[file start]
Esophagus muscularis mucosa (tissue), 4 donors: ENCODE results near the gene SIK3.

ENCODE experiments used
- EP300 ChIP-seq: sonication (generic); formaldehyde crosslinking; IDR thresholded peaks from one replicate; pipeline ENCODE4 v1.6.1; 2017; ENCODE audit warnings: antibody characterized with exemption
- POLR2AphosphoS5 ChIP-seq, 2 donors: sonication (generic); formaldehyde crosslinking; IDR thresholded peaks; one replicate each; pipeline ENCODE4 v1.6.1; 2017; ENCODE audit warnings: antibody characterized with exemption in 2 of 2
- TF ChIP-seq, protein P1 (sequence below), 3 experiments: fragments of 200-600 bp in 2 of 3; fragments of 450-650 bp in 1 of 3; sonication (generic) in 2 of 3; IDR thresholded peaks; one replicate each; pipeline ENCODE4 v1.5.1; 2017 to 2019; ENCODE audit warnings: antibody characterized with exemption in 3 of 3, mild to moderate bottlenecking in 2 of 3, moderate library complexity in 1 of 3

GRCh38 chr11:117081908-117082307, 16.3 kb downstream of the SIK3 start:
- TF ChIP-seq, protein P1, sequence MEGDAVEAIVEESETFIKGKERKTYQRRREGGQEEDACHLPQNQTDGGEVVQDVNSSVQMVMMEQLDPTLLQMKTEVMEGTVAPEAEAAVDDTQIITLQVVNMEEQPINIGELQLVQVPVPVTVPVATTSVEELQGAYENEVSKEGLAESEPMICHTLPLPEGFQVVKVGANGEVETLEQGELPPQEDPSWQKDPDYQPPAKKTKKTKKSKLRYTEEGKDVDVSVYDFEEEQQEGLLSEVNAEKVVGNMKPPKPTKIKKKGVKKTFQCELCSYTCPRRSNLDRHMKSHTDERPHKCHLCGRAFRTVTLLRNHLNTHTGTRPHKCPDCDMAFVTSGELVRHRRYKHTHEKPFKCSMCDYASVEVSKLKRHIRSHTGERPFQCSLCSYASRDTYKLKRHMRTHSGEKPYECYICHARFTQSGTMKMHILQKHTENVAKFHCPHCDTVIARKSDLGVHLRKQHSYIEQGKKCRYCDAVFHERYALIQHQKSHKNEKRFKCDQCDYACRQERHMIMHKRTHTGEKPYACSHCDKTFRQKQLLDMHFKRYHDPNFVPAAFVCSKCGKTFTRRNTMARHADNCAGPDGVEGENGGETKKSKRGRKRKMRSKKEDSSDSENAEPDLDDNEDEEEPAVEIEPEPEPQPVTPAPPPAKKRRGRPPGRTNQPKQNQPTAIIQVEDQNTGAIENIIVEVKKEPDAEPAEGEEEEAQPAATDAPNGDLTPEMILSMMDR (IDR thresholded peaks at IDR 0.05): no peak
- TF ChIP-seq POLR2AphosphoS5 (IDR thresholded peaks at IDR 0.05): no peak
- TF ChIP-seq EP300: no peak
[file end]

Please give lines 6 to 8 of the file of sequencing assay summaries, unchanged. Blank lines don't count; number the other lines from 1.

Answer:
GRCh38 chr11:117081908-117082307, 16.3 kb downstream of the SIK3 start:
- TF ChIP-seq, protein P1, sequence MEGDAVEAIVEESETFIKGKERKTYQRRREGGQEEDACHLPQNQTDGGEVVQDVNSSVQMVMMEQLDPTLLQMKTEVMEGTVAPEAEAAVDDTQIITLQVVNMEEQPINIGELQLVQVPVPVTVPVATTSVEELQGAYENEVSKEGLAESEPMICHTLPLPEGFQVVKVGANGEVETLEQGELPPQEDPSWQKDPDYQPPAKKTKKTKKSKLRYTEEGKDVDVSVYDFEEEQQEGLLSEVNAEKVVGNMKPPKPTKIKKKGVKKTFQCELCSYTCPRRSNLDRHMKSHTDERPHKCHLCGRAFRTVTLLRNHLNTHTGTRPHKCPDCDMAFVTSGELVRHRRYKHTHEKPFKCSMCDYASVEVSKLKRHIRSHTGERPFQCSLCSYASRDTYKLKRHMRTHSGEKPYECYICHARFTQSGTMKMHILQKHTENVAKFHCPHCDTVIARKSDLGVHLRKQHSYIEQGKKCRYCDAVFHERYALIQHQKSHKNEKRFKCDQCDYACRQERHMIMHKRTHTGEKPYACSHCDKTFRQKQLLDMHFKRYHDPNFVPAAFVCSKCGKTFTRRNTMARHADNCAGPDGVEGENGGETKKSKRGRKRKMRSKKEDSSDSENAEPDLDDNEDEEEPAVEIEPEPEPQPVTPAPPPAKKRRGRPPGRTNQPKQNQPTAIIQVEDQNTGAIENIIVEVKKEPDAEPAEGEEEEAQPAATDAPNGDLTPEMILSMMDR (IDR thresholded peaks at IDR 0.05): no peak
- TF ChIP-seq POLR2AphosphoS5 (IDR thresholded peaks at IDR 0.05): no peak